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 As we walked, we fantasized about our camping trips next year with our baby boy (yes, we’ll be those crazy parents), the hikes through the redwoods he’ll enjoy throughout his life. It brought us so much joy to picture our little family making new meaning of something we have always loved as a couple. And with that, we ended our last camping trip as a couple, all filled up with love and hope and eager anticipation for what the years will bring.

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Tree Huggers

Our camping trip was, like so many experiences lately, just what we needed. We had the opportunity to go home. That is, we went to the Humboldt Redwoods. J and I both spent over a decade on the Humboldt coast (I know; I’m revealing a lot here!), and most of those years, we spent loving the Humboldt Coastal Redwoods. So when the opportunity arose to go camping with our very best friends in one of our very favorite places, we were thrilled, despite the long, long, long drive. This long, long (long, long) drive was beautiful though. It had been months since we had seen mountain after mountain covered in giant trees, since we had been somewhere where heavy traffic was four or five cars passing by the same spot in over the course of a couple of minutes. Once we hit the Humboldt County line, we found ourselves breathing easier.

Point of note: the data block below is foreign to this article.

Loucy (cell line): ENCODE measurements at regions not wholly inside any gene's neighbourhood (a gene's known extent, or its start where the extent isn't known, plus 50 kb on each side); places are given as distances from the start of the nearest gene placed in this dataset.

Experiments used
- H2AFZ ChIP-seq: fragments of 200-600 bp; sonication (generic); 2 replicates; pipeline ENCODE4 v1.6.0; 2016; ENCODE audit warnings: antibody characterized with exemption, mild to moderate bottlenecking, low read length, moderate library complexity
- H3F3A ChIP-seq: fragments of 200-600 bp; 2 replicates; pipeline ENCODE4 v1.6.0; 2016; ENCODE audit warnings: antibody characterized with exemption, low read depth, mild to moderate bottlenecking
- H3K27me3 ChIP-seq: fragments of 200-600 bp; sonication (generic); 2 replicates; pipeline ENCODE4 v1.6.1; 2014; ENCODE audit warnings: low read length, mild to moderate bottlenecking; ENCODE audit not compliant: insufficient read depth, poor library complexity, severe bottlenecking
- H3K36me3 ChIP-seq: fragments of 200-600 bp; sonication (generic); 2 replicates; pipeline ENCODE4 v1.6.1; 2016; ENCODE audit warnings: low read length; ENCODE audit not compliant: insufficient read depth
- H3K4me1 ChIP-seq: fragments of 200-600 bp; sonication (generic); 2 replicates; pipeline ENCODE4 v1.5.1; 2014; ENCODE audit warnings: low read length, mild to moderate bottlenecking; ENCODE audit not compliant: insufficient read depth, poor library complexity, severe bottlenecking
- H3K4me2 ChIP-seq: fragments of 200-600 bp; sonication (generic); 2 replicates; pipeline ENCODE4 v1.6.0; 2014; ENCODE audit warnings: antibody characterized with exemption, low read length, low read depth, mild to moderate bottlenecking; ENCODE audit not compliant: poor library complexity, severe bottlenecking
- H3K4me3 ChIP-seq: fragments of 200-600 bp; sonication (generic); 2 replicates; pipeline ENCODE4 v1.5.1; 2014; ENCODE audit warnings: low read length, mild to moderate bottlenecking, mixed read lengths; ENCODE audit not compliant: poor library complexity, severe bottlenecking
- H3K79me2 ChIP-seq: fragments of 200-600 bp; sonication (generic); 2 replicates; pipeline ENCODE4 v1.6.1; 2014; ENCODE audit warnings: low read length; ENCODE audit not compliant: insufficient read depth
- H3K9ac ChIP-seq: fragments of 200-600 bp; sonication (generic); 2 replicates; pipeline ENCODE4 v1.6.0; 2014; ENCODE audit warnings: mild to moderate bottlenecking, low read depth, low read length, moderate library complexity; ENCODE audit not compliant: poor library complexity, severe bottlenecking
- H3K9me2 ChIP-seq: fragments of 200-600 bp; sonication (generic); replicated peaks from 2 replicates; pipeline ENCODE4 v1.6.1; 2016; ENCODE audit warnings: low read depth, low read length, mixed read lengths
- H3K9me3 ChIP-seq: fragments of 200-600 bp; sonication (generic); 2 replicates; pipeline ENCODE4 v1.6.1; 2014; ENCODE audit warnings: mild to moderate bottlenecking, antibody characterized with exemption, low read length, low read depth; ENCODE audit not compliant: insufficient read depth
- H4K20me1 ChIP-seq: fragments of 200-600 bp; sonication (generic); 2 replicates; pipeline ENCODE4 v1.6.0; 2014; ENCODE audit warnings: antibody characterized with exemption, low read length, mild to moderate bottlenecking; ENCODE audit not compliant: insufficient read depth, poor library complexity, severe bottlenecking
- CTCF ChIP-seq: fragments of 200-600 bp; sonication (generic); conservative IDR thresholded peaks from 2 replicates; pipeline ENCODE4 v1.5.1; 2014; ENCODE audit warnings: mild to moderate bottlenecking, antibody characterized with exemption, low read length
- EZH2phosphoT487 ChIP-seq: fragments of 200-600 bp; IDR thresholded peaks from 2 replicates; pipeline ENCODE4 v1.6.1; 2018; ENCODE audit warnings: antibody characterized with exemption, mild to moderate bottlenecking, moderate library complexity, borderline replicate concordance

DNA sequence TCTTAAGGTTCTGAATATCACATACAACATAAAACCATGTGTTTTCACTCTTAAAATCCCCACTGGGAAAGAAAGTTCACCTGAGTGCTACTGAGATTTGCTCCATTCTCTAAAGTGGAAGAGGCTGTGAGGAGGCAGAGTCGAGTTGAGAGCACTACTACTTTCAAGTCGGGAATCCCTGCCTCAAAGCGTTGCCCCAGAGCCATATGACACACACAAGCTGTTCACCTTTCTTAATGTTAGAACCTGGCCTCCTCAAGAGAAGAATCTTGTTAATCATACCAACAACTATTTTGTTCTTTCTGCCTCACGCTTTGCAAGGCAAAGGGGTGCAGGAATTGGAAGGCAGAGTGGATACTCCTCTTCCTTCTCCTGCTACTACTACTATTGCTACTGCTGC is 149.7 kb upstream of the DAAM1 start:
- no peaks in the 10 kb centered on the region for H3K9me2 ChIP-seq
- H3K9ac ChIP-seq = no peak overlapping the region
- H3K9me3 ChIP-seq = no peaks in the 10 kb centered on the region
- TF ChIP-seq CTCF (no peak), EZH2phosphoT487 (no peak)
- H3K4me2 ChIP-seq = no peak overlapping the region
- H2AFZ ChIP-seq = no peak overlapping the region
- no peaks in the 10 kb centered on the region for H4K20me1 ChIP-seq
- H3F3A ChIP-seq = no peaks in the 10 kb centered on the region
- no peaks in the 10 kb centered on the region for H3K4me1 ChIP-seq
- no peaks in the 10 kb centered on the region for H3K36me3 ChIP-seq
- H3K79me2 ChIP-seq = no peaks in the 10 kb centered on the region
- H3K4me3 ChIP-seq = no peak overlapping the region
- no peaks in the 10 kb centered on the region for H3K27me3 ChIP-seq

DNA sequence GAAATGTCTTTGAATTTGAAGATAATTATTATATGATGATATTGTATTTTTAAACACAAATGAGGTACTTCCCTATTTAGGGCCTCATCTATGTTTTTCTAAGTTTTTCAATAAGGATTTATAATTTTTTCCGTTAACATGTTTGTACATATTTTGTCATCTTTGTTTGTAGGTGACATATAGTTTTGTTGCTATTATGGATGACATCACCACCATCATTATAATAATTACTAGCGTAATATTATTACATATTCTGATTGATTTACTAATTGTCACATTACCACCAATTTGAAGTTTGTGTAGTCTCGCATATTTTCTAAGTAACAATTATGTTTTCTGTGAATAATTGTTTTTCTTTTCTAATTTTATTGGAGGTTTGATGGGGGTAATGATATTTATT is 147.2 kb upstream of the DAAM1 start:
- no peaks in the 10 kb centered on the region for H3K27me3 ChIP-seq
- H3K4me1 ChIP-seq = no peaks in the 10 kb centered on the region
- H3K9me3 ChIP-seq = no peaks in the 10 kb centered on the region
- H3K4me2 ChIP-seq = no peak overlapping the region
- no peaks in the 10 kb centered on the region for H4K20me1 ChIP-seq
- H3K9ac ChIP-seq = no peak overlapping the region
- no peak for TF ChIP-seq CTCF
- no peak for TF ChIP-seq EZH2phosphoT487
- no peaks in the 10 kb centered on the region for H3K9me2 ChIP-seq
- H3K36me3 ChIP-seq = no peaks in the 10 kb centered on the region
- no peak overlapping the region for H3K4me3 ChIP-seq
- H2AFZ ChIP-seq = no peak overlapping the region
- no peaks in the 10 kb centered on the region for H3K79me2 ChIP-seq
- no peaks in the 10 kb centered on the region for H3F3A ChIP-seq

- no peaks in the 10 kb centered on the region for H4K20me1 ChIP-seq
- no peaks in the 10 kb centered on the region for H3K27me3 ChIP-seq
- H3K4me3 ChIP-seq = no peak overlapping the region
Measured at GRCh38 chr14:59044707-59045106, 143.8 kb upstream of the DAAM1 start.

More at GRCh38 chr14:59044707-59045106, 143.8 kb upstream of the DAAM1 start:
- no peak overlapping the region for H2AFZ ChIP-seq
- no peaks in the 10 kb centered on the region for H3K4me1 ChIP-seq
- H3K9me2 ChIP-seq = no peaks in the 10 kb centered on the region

We arrived at our campground at Humboldt Redwoods State Park on Friday afternoon. J and I have a ritual to pop open a beer as soon as we arrive at camp, so we did. We enjoyed our beers as we surveyed the campsite and determined what we would set up first. Any time we arrive at a campsite for a weekend of camping, this feeling washes over me–this sense of freedom and peace. And this is what we were feeling as we set up camp amongst the redwoods, madrones, and oak trees that hugged our campsite. We built a fire, made some dinner, and even played Yahtzee! (Yes, we are eighty).

campsite at dusk

campsite at dusk

Our friends would arrive later that evening, exhausted, and we greeted them with a campfire and a margarita and warm hugs.